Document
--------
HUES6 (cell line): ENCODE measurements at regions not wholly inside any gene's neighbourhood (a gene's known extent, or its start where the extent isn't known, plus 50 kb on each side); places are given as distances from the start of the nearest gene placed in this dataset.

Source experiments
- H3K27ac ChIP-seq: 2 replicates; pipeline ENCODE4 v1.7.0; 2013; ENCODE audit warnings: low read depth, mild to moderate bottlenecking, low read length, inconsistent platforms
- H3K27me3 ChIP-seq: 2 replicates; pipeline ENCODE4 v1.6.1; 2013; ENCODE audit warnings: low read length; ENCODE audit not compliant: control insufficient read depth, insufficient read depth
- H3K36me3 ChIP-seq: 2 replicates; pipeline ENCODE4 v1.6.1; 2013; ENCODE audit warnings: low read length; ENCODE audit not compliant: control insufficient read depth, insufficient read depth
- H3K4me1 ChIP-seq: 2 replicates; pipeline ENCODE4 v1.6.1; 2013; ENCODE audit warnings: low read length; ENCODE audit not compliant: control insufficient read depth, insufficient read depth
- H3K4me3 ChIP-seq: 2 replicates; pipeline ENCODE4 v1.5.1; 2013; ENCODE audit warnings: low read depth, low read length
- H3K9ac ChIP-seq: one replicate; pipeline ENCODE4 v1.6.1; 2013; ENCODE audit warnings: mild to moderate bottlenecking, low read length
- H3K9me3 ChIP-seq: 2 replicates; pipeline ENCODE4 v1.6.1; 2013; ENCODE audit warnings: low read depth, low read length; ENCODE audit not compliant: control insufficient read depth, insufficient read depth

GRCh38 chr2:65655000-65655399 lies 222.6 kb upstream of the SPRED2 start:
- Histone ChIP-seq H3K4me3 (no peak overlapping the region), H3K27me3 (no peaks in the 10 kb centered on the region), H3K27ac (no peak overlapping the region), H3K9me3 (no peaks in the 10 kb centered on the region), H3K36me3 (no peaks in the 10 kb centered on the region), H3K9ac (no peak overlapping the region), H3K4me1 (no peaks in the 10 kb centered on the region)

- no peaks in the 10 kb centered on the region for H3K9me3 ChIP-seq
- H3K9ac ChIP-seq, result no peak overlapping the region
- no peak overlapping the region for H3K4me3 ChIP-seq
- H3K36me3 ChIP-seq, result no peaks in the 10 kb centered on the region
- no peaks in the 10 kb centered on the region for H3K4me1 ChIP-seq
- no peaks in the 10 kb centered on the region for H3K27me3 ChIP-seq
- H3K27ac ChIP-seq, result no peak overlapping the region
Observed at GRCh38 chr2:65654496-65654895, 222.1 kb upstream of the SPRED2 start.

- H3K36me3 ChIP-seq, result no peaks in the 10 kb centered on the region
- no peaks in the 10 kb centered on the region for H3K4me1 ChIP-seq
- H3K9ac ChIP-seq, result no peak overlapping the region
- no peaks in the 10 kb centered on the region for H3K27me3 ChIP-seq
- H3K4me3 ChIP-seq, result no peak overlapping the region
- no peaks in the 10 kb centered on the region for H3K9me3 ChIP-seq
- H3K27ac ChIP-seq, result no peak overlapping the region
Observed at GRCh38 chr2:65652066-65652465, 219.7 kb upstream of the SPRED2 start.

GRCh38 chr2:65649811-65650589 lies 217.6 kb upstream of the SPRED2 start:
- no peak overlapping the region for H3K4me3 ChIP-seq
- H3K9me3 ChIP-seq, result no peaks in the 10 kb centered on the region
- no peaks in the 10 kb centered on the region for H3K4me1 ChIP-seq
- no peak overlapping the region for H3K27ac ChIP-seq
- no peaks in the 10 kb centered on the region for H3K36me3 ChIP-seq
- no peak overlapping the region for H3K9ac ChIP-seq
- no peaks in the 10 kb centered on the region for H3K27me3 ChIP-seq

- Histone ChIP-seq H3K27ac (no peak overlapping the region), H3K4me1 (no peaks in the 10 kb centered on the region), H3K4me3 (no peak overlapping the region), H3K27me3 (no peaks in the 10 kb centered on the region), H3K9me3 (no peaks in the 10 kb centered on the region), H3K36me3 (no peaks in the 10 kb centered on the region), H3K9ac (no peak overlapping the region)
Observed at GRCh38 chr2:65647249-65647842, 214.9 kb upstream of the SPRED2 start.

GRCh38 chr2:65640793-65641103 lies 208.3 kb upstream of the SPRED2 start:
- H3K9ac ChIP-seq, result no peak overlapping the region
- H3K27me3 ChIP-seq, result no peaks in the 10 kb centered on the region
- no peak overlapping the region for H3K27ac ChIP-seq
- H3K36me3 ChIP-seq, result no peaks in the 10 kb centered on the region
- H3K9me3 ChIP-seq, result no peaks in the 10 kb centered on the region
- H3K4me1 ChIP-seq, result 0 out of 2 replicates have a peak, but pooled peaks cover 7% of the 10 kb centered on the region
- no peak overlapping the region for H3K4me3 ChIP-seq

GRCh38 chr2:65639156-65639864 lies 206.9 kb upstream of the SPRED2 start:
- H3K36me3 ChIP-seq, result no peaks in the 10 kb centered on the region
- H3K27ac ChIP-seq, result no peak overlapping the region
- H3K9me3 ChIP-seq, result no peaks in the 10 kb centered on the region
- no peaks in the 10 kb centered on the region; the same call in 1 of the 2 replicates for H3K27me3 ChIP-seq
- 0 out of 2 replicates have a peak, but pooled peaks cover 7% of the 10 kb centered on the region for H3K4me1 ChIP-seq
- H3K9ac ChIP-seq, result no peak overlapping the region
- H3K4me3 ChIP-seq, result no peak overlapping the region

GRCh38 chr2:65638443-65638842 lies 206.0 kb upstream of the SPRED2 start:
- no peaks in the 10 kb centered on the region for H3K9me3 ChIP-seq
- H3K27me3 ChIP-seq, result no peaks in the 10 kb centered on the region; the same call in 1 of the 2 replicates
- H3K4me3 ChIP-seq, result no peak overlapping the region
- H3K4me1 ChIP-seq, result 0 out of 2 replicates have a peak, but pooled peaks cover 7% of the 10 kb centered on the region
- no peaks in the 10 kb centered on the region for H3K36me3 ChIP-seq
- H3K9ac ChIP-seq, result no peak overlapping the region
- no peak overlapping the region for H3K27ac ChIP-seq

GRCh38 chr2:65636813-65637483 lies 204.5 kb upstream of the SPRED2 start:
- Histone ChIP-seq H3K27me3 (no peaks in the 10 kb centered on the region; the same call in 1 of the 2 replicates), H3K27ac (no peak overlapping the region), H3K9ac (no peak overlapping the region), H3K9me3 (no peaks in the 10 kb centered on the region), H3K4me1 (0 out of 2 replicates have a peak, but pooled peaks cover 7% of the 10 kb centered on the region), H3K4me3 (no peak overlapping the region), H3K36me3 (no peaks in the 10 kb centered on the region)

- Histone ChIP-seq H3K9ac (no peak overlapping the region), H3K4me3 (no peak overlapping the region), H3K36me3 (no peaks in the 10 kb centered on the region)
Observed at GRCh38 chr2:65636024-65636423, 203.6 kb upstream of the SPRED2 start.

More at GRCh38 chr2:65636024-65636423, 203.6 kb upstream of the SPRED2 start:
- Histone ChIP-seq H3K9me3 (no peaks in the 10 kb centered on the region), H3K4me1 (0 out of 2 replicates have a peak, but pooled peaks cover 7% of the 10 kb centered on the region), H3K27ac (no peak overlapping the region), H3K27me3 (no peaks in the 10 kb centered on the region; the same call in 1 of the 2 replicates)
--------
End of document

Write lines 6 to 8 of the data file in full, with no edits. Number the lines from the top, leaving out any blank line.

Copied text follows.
- H3K4me1 ChIP-seq: 2 replicates; pipeline ENCODE4 v1.6.1; 2013; ENCODE audit warnings: low read length; ENCODE audit not compliant: control insufficient read depth, insufficient read depth
- H3K4me3 ChIP-seq: 2 replicates; pipeline ENCODE4 v1.5.1; 2013; ENCODE audit warnings: low read depth, low read length
- H3K9ac ChIP-seq: one replicate; pipeline ENCODE4 v1.6.1; 2013; ENCODE audit warnings: mild to moderate bottlenecking, low read length